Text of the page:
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Sony v. Tenenbaum Fair Use Decision

Sony v. Tenenbaum Fair Use Decision

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Published by: gesmer on Dec 09, 2009
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UNITED STATES DISTRICT COURTFOR THE DISTRICT OF MASSACHUSETTSSONY BMG MUSIC ENTERTAINMENT, et al.,)Plaintiffs,))v.) Case No. 07cv11446-NG)JOEL TENENBAUM,)Defendant.)GERTNER, D.J.:
TABLE OF CONTENTS
MEMORANDUM AND ORDERDecember 7, 2009
I.INTRODUCTION
..................................................-1-
II.EQUITABLE DEFENSE
.............................................-8-
III.SUMMARY JUDGMENT
...........................................-9-
A.Legal Standard
.........................................-9-
B.Fair Use Standard
......................................-11-
C.Fair Use Analysis
......................................-15-
1.Statutory Factors
...........................-16-
a.Purpose and Character
...........-16-
b.Nature of the Copyrighted Work
...-18-
c.Portion of the Work Used
.........-19-
d.Effect on the Potential Market for theWork
.........................-21-
2.Non-statutory Factors
.......................-24-
a.Assumption of Risk
..............-25-
b.Marketing Activities and Failure toProtect
........................-28-
c.Availability of Paid Alternatives
...-30-
d.Policing Costs
..................-33-
e.The Injustice of this Action
.......-34-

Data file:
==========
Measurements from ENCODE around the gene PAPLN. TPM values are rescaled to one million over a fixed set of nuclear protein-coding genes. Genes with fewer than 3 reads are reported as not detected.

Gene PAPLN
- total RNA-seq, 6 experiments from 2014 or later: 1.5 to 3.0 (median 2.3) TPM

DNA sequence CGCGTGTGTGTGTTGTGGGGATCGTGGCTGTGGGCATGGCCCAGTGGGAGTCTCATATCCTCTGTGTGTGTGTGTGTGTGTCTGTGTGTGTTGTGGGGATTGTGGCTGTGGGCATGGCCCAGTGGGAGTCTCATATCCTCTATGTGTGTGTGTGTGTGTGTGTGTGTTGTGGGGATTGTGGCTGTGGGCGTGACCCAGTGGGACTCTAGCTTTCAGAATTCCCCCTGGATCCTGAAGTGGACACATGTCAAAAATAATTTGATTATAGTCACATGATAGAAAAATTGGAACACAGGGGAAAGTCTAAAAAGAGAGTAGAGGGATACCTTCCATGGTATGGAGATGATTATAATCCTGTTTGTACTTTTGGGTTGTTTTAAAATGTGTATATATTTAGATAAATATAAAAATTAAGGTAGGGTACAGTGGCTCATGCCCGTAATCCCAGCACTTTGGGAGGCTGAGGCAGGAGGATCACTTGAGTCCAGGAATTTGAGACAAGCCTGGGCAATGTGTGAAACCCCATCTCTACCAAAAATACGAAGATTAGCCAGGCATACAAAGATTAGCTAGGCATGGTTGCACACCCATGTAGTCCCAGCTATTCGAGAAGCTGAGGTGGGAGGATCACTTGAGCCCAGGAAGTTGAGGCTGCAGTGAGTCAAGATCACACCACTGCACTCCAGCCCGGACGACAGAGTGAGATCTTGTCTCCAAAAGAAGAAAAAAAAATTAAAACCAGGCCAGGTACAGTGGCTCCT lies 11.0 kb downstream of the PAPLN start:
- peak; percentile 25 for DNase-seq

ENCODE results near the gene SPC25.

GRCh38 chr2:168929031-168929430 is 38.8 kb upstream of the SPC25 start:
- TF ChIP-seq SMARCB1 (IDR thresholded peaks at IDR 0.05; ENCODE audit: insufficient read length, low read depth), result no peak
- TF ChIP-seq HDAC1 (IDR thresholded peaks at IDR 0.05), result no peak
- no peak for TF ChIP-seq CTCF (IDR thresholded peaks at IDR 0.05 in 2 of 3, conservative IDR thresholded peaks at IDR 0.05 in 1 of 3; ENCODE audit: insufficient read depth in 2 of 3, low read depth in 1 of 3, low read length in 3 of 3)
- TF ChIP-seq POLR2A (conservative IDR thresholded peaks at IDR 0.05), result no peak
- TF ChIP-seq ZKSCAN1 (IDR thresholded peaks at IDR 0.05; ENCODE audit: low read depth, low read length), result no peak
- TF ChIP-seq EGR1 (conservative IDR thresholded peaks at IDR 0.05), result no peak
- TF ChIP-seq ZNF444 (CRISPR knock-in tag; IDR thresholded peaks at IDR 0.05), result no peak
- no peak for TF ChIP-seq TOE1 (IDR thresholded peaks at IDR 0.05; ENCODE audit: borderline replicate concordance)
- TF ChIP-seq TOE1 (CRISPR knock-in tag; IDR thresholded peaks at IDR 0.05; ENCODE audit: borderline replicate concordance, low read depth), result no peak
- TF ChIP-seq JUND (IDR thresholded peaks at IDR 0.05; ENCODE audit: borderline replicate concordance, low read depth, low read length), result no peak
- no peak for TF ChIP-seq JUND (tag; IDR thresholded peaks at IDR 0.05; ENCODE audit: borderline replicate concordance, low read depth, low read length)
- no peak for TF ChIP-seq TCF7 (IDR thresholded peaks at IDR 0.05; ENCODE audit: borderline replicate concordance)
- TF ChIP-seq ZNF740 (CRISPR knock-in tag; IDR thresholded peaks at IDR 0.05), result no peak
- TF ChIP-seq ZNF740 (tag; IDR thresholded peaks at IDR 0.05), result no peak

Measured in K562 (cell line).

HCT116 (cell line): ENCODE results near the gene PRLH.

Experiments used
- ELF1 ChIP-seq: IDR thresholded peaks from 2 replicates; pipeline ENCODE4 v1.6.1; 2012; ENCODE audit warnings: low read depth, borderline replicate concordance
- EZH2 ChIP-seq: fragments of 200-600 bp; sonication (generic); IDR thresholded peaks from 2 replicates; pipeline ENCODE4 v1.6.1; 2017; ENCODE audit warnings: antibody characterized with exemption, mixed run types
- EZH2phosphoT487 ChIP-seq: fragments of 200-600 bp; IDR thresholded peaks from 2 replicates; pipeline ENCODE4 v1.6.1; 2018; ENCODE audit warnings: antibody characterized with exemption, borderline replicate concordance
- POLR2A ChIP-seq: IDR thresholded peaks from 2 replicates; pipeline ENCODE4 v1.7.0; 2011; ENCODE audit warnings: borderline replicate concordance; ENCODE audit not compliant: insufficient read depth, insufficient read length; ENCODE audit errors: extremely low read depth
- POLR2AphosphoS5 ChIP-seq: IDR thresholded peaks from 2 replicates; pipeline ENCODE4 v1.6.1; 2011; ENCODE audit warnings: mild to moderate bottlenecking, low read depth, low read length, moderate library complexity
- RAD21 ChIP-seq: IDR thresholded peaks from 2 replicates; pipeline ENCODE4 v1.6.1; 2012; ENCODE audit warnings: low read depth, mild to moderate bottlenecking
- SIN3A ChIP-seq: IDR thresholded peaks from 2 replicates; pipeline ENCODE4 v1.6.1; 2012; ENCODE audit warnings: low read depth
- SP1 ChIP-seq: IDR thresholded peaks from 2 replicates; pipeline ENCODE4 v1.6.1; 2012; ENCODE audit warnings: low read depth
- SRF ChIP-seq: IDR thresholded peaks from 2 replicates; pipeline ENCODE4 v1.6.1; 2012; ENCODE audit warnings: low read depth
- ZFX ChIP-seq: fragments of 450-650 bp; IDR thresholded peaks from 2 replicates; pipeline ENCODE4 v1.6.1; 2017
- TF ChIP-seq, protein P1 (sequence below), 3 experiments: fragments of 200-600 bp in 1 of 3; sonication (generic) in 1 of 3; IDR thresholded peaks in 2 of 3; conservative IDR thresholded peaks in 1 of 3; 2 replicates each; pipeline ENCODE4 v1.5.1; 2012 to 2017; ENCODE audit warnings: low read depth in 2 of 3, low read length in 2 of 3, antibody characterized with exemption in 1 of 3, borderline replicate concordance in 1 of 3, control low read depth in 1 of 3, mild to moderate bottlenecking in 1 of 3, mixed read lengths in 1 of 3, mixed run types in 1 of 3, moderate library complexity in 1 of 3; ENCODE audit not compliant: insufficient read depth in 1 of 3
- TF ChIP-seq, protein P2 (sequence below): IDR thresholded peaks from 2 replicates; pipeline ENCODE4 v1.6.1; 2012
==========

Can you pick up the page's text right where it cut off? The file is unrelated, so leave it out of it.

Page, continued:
IV.CONCLUSION
...................................................-35-
 
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At a September 23, 2008, status conference, defendant’s counsel requested “a trial date at the earliestconvenience, ideally before the end of October.” (Tr. of Sept. 23, 2008, Status Conference at 13:21-14:24,document #820-2.) Defendant also assured the Court that there would be “[n]o amendments, Your Honor.” Id. at14:17.
UNITED STATES DISTRICT COURTFOR THE DISTRICT OF MASSACHUSETTS
SONY BMG MUSIC ENTERTAINMENT, et al.,)Plaintiffs,))v.) Case No. 07cv11446-NG)JOEL TENENBAUM,)Defendant.)
GERTNER, D.J.:MEMORANDUM AND ORDER
December 7, 2009
I.INTRODUCTION
Joel Tenenbaum ("Tenenbaum"), the defendant in this copyright infringement action, wasaccused of using file-sharing software as a college sophomore to download and distribute 30copyrighted songs belonging to the plaintiffs. More than one and a half years after Tenenbaumfiled his original answer to plaintiffs’ complaint, and seven months after his attorney entered anappearance (and assured the Court that he would seek no further amendments becauseTenenbaum wanted an immediate trial),
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counsel moved to amend Tenenbaum’s answer to arguethat his file sharing constituted a “fair use” under the Copyright Act. What has since become acapstone of the defense, both in this court and the court of public opinion, was litigated --candidly-- as an afterthought, and literally on the eve of trial.The plaintiffs, four recording companies, moved for partial summary judgment on the fairuse issue, claiming that there were no material facts in dispute and that only a question of lawremained for the Court, not the jury, to decide (document # 871). Plaintiffs argue that the law